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Quiet Before the Storm, Distant Radio Sounds After

Have you ever experienced the feeling of hearing a car drive past and, not by recognizing the engine or thinking someone needs new brakes or muffler work, but by feeling the bass before you even see the car. A loud bass can make you feel like your heart beats more than you'd want it to, and can puncture the silence you might be enjoying during a quiet evening or morning in your yard. Perhaps, without even realizing it, you've wished that a heavy rain would help filter the boom of the bass. Maybe you've just remembered that during a rainstorm your radio reception sometimes fades. It's like a reminder that sound waves, though invisible, have physical properties like we do.

If you've ever been listening to your radio during a rain storm, and then kept it on after the clouds subsided and the leaves stopped fluttering, you might have noticed a sudden increase in radio reception. DX radio fans, who thrill at the challenge of pulling in distant radio signals, look forward to the end of a rain storm when lightening static stops. That's when the recent rainfall increases the relative humidity at the surface and the temperature drops several degrees. The combination of an increase in humidity and a decrease in temperature at the surface results in a phenomenon called tropospheric ducting.

It's called tropospheric because the ducting occurs in the lowest of the three layers of the earth's atmosphere. This includes the stratosphere, the middle layer (which holds little water vapor and has little affect on radio waves) and the ionosphere (the top layer) which is used for long-distance radio wave propagation. The ducting takes place below a temperature inversion; the point where a warm air mass passes over a cooler air mass. Basically, the radio signals bounce off the duct top at the temperature inversion and then reflect again off the surface of the earth. At times like this, it's possible to pull in stations you've never heard before and it's a great way to expand the boundaries of your local world.

In addition to ducting, recent rains also increase soil conductivity in a lot of areas. Though you might have heard of soil conductivity mostly in terms of agriculture, it can also have a pretty big impact on your radio reception. If you have highly conductive soil, the combination of water and the minerals present in the soil help reduce the amount of attenuation (or weakening of the surface wave) that usually affects a radio signal. The combination of increased soil conductivity and tropospheric ducting makes for some rare and exciting distant radio listening.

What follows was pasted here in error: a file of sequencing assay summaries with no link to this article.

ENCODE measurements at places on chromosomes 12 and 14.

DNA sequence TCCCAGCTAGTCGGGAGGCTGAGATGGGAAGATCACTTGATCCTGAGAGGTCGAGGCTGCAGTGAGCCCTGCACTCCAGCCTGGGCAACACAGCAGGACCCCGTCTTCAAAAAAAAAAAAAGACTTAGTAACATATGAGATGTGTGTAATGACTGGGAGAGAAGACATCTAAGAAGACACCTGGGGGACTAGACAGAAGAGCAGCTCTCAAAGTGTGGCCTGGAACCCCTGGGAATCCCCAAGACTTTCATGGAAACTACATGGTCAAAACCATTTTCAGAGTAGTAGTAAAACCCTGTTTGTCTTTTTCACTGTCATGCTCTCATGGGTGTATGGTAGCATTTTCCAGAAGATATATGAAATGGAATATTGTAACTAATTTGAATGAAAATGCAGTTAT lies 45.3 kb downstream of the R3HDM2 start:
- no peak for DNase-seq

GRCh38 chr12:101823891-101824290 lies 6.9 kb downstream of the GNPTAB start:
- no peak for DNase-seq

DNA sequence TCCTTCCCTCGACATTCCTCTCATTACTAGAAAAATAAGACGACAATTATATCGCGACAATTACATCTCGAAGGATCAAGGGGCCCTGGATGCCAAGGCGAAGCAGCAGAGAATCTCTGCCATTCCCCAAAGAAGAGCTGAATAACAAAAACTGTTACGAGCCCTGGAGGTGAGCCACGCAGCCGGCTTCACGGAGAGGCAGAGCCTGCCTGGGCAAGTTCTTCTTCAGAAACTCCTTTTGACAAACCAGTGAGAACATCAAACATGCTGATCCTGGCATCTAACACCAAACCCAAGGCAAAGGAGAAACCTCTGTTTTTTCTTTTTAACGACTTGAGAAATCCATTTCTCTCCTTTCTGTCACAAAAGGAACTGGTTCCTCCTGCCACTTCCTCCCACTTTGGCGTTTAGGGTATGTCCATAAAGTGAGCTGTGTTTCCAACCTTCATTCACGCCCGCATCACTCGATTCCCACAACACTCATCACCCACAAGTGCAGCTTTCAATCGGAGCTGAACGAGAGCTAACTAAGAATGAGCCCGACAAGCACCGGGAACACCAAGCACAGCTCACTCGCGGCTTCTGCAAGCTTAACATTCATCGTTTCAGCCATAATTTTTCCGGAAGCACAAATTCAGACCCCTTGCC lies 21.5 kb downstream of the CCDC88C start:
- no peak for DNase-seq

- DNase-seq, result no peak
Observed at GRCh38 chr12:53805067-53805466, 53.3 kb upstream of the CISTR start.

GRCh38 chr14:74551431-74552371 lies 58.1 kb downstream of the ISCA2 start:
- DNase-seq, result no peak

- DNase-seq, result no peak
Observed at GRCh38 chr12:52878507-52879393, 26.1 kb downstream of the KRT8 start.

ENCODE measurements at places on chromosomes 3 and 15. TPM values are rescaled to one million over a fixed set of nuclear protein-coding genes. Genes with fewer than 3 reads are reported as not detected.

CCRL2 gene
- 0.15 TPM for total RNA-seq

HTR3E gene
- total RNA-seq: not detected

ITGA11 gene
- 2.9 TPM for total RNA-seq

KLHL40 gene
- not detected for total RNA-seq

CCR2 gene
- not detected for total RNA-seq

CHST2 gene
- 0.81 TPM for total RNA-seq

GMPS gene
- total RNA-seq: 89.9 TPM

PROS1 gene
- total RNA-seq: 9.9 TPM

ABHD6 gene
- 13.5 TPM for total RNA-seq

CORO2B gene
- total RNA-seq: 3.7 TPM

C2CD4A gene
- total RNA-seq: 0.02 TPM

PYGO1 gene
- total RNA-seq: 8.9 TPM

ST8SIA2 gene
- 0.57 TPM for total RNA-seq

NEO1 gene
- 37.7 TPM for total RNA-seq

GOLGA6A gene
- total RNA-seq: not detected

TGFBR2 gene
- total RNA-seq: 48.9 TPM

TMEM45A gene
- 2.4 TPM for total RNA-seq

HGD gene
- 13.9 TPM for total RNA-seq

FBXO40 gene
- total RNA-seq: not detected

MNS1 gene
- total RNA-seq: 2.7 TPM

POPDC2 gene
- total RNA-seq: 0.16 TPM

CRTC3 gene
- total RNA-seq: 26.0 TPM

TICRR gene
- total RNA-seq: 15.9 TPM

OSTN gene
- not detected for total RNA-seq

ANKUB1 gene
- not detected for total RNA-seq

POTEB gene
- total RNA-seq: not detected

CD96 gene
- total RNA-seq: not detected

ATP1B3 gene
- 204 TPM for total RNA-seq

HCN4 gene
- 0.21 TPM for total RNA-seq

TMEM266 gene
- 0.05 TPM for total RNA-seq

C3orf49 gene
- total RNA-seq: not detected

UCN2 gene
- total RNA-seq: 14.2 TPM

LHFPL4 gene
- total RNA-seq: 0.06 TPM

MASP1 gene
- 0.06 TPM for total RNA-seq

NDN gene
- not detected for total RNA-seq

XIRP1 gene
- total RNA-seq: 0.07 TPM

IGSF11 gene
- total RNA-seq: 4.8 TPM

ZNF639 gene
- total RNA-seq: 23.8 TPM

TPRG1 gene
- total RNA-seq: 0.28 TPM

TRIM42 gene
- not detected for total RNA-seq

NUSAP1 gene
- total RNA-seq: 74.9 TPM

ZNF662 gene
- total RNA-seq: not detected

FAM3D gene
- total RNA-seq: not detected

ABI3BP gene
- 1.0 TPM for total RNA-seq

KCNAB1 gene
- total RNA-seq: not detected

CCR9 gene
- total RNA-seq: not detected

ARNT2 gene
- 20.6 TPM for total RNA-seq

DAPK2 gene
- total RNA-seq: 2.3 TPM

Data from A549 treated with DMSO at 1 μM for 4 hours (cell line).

Depending on where you live in the country, you may be hoping for rain, or hoping to get a break from it. Rain is something so common and so seemingly ordinary, that we often don't give it much thought unless it acts in extreme ways such as causing floods and damage, or being threateningly absent, letting crops dry up. When scientists talk about life on Mars, they talk about water. They look for evidence of dried rivers and patterns of water flow. Historically, when villages were settled throughout the world, they settled first near abundant sources of water such as rivers or lakes. People depended on rain. These days it's easy for people who live in cities or suburbs to forget about the importance of rain. Sure we'll think about it when our cars get hit with acid rain, or we'll check the Farmer's Almanac to see if rain is forecast for a wedding day. We'll hardly give it a thought except to go inside and watch the water fall and listen to it patter on a window or through the trees. Few people know that they can look forward to the rain, even in a city, because the conditions after a rainfall create a rare opportunity to hear radio signals as far away as Ohio even if you're in New Jersey.

If you live on the West coast, you can also take advantage of the high conductivity of the salt in the ocean to pull in signals as far away as Japan. Yes! Japan. No need to wait for a rainstorm (though the best time to tune in is after midnight on a Sunday night) when other stations shut down for the evening. If you try it, let us know what stations you bring in. By the way, it's much easier to tune in those distant stations on a radio with a digital display. You can get started by trying to tune in 954 AM and listening for some Japanese.

Now for a bit on rain itself. Basically, it rains when warm air lifts water vapor up into the air and clouds form. Depending on their height and temperature, these clouds are made up of either water or ice crystals. Sometimes dust particles from the earth (like pollen or even the dust of human skin) get carried up into the clouds with the water vapor. There, these dust particles become something called condensation nuclei. It's around these condensation nuclei that raindrops start to form (and depending on weather conditions, snow, hail or sleet). Once the raindrops get too heavy to stay in the clouds, they fall as rain. Eventually, they'll evaporate again, getting pulled up into the air as water vapor, and start the process all over again.

If you're fascinated by rain, one of the most interesting things you can do is measure and record rainfall in your area. There's always weather going on, rain or shine, night or day. Tracking it helps us learn a lot about ourselves as well as our surroundings. Measuring humidity and temperature in your area might also help you predict if conditions are right for tropospheric ducting and the accompanying distant radio reception.

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